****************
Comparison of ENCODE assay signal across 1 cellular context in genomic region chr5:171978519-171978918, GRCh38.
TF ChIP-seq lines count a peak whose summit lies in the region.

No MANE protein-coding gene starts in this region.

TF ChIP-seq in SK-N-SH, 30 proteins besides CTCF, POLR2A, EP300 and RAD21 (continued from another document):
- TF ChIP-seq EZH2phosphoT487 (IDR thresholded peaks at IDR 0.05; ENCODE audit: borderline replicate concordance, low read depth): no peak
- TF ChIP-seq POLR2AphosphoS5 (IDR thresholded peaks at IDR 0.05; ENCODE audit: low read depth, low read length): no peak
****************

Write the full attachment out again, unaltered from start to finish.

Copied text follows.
Comparison of ENCODE assay signal across 1 cellular context in genomic region chr5:171978519-171978918, GRCh38.
TF ChIP-seq lines count a peak whose summit lies in the region.

No MANE protein-coding gene starts in this region.

TF ChIP-seq in SK-N-SH, 30 proteins besides CTCF, POLR2A, EP300 and RAD21 (continued from another document):
- TF ChIP-seq EZH2phosphoT487 (IDR thresholded peaks at IDR 0.05; ENCODE audit: borderline replicate concordance, low read depth): no peak
- TF ChIP-seq POLR2AphosphoS5 (IDR thresholded peaks at IDR 0.05; ENCODE audit: low read depth, low read length): no peak